Bermagui: Why Live in Bermagui?
Bermagui Real Estate and Design
The Bermagui Real Estate is traditional in style, built from brick, weatherboard and tile. There are natural materials used too, like red cedar and timber. The homes on the outskirts are set on acreages, while some are hidden away offering a rural lifestyle close to town. Many have ocean views and use solar power and water tanks. Living in Bermagui ensures a tranquil lifestyle with all the essential amenities.
Bermagui township has various giftshops and clothing shops. There is a market on every month on the local sports oval that offers fresh local produce, handmade gifts and crafts. The town also has essential shops like a post office, a newsagency and a grocery shop.
Schools, Education and Institutions
Distance from Cities and Transportation
Bermagui is half an hour from Narooma, 3.5 hours from Canberra, 5.5 hours from Sydney and 8.5 hours from Melbourne. The Bega Valley Coaches operate throughout the township, offering public transport. The nearest airport the town is located in Merimbula, with daily flights to Melbourne and Sydney. There is a local taxi service and school buses available for all aged school children.
Sports and Fitness
The continental shelf being at its closest point to the mainland, fine fishing is afforded off the shoreline. It’s where warm southern currents flow and the big game fish are in tow. Charter boats operate deep sea, dive and game fishing trips where black marlin and a chase of yellow fin tuna is a regular event. Diving boat tours operate from Bermagui to view sponges and gorgonian fans. Shore divers are also rewarded with sightings of spectacular gorgonian life. Surfers have many choices including Beares Beach, Moreheads Beach, Haywards Beach and Cuttagee Beach to catch a wave. The Blue Pool is a large saltwater pool which offers a different swimming experience and is a natural attraction not to be missed. Wallaga Lake and its surrounds gives many opportunities for bushwalking and observing wildlife including Mt Dromedary (Gulaga), Mystery Bay and Mumbulla Mountain. Black swans in all their presence gather their young, and bird watching enthusiasts can spot more than 200 species in the National Park fronting the western side of the lake and the foothills of Mount Dromedary. As the largest lake in southern NSW, there is swimming, fishing, sailing, boating, water skiing, and prawning in season. Boat hire and picnic and toilet facilities are available. The fishing is fabulous and the serenity of these natural surroundings offers a perfect place for a sail or swim. The bushwalking is endless. Mount Dromedary in Guluga National Park is the dominant natural feature of the area and can be tackled by serious walkers who will enjoy rainforest species along the way. From the summit, spectacular views can be enjoyed along the coast and seaward to Montague Island. A magnificent 18 hole golf course, lawn bowling rinks and all weather tennis courts are available in Bermagui.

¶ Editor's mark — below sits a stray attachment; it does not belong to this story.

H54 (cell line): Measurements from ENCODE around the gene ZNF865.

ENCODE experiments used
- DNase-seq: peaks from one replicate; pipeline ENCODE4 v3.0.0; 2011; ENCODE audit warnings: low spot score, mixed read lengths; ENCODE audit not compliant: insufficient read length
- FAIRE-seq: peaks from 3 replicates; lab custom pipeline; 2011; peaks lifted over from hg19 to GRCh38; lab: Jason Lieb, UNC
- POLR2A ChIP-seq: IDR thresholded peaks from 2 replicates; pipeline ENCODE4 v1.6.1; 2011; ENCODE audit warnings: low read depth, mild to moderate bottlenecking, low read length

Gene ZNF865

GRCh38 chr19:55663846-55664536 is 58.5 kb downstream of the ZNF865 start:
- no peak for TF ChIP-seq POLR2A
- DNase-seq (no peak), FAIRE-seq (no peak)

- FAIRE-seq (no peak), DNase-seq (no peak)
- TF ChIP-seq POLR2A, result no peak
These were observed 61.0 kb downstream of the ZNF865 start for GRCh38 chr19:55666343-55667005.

Restaurants and Cafes
Right on the harbour in Bermagui, the Fisherman’s Wharf is the place to visit for fresh seafood, fine dining, casual coffee and food. Enjoy a wine with a view, or shop for fashions, local art, gifts and collectables. It is home to shops selling fresh seafood, Asian cuisine, Italian cuisine, a winebar, and modern Australian dining. The town also has a Country Club where the bistro offers a wide selection of new dishes featuring fresh seafood (including locally caught Kingfish), Scotch fillet steak, children’s and seniors meals, lunch specials and delicious desserts.
The Montreal Goldfield is situated about 7kms north of Bermagui on the Wallaga Lake Road. It is the only goldfield in Australia that extends into the sea. Gold was discovered on the beach in September 1880 and a real gold rush soon occurred with miners mainly travelling from Sydney on cargo boats. A portion of the goldfield has been preserved as a community project and the tour by trained volunteer guides offers the visitors a unique experience. Tales of history, geology and an unsolved mystery are told, as customers wander through the beautiful tree fern and blood wood forest that covers the site today. Held on the 2nd Saturday in March each year, the Bermagui Seaside Fair is a multi award winning tourism event attracting around 10,000 people. The event has been operating since 1998 and includes a traditional Blessing of the Fleet ceremony, fancy dress street parade, over 100 market stalls, carnival, a sandcastle competition, helicopter joy flights over the scenic coastline, music and entertainment on two stages, quality arts and crafts and photographic exhibitions, pet pageant, kid’s novelty events, fireworks spectacular and more.
It is thought that ‘Bermaguee’ (boat with no paddle) is derived from ‘permageua’, a word with an unknown meaning, from the vocabulary of the Dyirringany Aborigines who inhabited the area before white settlement. The port at Bermagui was established in the 1830s for the local dairy farmers and the town, planned in 1867, quickly developed into a fishing harbour. Gold was found on the Bermagui River late in the nineteenth century but the rush was short-lived as finds were disappointing. In spring the warm currents brought Marlin and Yellow fin Tuna close to the coast and charter boats would take divers, deep-sea and game anglers out to sea. One of the most notable figures to exploit this aspect of Bermagui was American author of ‘westerns’, Zane Grey who wrote of his experiences in An American Angler in Australia (1937) and his posthumously published novel, Wilderness Fresh. The town park is named after him and the local hotel has photographs and memorabilia of his stay.
So if you are looking for Candelo Real Estate, why not talk to one of our sales team at Fisk and Nagle.